The theme of this blog, which admittedly I often stretch and occasionally just ignore, is that the money advice we Americans get is lousy.
That advice comes from several sources. There are publications and broadcasts of various kinds. Aside from often lacking much wisdom or insight, these sources of information suffer from the fact that they are aimed at a broad and anonymous audience. By their nature, they are one-size-fits-all, leaving individuals to work out for themselves any customizations that might be required. On the other hand, this advice is free or nearly so.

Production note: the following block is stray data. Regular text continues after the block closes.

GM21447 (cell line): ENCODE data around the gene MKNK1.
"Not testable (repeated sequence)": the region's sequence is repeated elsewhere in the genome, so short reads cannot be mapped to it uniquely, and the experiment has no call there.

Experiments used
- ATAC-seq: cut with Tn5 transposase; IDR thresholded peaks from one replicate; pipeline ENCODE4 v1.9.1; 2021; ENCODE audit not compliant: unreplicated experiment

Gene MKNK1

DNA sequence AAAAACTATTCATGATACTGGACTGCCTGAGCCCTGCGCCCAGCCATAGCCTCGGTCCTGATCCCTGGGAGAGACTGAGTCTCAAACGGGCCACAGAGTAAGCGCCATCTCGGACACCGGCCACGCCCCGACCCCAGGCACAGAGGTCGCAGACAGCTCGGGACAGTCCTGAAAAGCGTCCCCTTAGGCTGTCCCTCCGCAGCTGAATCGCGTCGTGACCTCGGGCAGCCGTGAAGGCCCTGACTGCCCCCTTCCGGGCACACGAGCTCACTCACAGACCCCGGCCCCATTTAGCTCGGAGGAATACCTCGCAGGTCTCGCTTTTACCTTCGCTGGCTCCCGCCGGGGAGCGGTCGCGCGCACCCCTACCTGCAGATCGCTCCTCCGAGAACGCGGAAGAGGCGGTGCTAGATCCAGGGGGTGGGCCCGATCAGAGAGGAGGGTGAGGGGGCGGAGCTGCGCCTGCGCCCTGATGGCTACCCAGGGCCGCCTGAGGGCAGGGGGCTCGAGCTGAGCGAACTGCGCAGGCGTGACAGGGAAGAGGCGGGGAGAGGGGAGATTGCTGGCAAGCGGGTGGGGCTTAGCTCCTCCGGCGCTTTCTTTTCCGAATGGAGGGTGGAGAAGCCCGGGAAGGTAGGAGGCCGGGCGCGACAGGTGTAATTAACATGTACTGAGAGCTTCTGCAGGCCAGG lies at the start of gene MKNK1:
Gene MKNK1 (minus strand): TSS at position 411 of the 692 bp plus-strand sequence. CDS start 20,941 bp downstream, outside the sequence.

More near-free advice can be had from friends and relatives. Some of this is probably good, but given the general state of PF knowledge out there the chances of hitting on a gifted amateur with sound ideas is low.
At the top of the advice food chain are professionals who give advice to particular individuals, presumably based those individuals’ situations, in exchange for money in the form of fees and/or commissions. In principle, that ought to work best and I have no doubt that there are many paid advisors out there who do a great job. But I am also pretty sure that many others, maybe even most others, are not up to snuff.